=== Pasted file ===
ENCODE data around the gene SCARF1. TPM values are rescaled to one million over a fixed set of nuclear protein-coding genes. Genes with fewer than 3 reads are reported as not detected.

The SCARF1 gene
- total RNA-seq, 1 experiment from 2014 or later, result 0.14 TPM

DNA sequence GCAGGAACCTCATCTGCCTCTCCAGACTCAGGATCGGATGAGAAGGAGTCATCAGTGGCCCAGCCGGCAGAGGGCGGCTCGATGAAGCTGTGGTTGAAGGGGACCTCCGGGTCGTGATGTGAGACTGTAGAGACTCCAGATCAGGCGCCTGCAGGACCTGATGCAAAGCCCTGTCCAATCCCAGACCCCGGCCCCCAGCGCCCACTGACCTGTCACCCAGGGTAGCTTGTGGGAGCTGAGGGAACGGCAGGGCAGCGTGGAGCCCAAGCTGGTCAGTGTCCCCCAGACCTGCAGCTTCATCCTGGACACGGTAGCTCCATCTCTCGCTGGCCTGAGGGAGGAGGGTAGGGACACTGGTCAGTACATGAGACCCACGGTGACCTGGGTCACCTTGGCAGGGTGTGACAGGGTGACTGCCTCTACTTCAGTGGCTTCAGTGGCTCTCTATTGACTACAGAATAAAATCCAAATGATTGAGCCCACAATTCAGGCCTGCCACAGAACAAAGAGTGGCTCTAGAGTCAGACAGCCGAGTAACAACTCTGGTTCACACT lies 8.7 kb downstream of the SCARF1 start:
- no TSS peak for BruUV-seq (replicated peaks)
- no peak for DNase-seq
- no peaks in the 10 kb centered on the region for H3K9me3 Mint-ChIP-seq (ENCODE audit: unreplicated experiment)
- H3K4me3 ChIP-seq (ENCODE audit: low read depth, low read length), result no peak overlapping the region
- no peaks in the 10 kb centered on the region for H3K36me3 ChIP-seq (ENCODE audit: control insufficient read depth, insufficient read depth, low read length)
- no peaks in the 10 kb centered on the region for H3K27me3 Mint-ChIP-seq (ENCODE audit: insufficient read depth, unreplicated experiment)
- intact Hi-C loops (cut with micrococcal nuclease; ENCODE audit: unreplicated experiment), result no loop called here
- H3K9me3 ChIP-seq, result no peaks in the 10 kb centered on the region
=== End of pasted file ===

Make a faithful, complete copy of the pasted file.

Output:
ENCODE data around the gene SCARF1. TPM values are rescaled to one million over a fixed set of nuclear protein-coding genes. Genes with fewer than 3 reads are reported as not detected.

The SCARF1 gene
- total RNA-seq, 1 experiment from 2014 or later, result 0.14 TPM

DNA sequence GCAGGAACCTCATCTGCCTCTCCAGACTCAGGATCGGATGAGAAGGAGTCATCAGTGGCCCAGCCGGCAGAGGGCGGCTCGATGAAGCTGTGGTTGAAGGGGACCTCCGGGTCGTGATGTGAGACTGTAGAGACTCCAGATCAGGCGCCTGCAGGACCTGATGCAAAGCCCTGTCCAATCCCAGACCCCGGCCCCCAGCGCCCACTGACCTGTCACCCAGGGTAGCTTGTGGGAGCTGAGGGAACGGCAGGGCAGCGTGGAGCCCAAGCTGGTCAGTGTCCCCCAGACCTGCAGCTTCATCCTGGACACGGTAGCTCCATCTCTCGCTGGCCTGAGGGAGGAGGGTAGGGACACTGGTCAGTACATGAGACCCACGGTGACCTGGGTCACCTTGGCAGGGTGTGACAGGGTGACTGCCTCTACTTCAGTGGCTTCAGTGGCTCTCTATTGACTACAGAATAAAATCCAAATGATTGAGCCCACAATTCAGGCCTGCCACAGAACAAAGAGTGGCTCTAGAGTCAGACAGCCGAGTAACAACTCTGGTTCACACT lies 8.7 kb downstream of the SCARF1 start:
- no TSS peak for BruUV-seq (replicated peaks)
- no peak for DNase-seq
- no peaks in the 10 kb centered on the region for H3K9me3 Mint-ChIP-seq (ENCODE audit: unreplicated experiment)
- H3K4me3 ChIP-seq (ENCODE audit: low read depth, low read length), result no peak overlapping the region
- no peaks in the 10 kb centered on the region for H3K36me3 ChIP-seq (ENCODE audit: control insufficient read depth, insufficient read depth, low read length)
- no peaks in the 10 kb centered on the region for H3K27me3 Mint-ChIP-seq (ENCODE audit: insufficient read depth, unreplicated experiment)
- intact Hi-C loops (cut with micrococcal nuclease; ENCODE audit: unreplicated experiment), result no loop called here
- H3K9me3 ChIP-seq, result no peaks in the 10 kb centered on the region